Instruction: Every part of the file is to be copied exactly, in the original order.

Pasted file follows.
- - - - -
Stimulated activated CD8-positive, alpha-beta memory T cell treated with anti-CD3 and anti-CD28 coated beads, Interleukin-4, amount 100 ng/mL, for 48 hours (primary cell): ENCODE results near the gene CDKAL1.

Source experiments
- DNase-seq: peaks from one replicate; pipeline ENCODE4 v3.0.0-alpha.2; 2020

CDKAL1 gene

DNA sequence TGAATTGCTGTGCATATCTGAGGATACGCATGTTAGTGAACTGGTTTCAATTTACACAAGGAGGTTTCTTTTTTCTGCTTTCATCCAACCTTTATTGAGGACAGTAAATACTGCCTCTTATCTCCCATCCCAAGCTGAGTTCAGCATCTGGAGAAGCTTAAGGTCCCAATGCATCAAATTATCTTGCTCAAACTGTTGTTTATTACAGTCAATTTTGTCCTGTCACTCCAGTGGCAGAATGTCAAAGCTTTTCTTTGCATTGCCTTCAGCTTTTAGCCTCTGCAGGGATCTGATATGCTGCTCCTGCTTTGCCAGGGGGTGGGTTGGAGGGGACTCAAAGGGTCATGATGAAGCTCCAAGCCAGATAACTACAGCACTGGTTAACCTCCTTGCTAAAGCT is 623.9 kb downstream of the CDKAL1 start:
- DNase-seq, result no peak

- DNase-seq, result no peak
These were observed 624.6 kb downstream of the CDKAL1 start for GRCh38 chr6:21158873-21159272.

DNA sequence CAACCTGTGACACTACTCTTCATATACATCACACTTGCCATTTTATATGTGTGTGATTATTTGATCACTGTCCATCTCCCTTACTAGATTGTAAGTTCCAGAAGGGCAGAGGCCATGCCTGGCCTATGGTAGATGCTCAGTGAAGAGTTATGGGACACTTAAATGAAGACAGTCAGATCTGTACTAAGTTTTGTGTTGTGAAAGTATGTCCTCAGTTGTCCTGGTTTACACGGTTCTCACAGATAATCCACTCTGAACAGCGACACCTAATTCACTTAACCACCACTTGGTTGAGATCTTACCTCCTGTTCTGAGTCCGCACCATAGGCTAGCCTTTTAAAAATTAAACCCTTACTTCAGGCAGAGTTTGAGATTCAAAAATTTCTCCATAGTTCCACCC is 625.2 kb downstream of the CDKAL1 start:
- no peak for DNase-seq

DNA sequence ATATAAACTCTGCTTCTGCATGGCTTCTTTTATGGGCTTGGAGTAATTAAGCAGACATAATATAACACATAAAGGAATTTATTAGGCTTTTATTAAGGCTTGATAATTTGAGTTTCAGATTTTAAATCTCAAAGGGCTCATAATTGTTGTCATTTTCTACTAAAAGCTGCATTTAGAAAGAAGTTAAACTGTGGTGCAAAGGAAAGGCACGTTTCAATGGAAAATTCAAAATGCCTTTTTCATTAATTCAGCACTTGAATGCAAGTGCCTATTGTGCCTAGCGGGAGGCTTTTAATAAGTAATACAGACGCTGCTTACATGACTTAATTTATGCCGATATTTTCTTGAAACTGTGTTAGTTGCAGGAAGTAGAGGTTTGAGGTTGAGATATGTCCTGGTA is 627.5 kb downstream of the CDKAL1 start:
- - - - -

Stimulated activated CD8-positive, alpha-beta memory T cell treated with anti-CD3 and anti-CD28 coated beads, Interleukin-4, amount 100 ng/mL, for 48 hours (primary cell): ENCODE results near the gene CDKAL1.

Source experiments
- DNase-seq: peaks from one replicate; pipeline ENCODE4 v3.0.0-alpha.2; 2020

CDKAL1 gene

DNA sequence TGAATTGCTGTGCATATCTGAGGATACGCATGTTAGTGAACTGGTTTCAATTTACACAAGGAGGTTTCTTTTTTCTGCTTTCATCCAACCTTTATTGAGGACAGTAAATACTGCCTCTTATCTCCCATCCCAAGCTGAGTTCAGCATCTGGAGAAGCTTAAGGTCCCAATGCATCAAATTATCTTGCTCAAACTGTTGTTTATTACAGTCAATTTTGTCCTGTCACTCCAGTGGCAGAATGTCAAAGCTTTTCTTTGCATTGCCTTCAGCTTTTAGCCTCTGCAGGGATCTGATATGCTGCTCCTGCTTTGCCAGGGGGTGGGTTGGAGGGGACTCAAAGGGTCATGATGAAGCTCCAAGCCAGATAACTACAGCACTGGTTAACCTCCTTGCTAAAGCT is 623.9 kb downstream of the CDKAL1 start:
- DNase-seq, result no peak

- DNase-seq, result no peak
These were observed 624.6 kb downstream of the CDKAL1 start for GRCh38 chr6:21158873-21159272.

DNA sequence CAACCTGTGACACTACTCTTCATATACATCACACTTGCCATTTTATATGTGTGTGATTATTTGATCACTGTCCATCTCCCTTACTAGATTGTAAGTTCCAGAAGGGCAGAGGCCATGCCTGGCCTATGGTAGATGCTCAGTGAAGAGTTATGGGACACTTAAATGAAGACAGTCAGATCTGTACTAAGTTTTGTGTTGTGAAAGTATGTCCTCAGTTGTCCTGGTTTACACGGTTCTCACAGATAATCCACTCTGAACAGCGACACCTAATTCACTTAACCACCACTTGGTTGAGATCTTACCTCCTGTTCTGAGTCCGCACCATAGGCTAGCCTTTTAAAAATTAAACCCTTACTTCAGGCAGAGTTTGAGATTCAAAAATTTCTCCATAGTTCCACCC is 625.2 kb downstream of the CDKAL1 start:
- no peak for DNase-seq

DNA sequence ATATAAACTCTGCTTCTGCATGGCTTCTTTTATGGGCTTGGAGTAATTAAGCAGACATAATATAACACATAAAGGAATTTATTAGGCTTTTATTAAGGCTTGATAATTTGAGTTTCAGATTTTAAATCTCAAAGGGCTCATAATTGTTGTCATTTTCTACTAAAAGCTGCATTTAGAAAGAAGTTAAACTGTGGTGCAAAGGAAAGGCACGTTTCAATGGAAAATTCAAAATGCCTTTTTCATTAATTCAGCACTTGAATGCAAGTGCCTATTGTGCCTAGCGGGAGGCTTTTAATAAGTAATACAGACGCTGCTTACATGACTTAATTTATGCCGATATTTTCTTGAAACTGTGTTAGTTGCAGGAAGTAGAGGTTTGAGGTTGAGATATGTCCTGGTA is 627.5 kb downstream of the CDKAL1 start: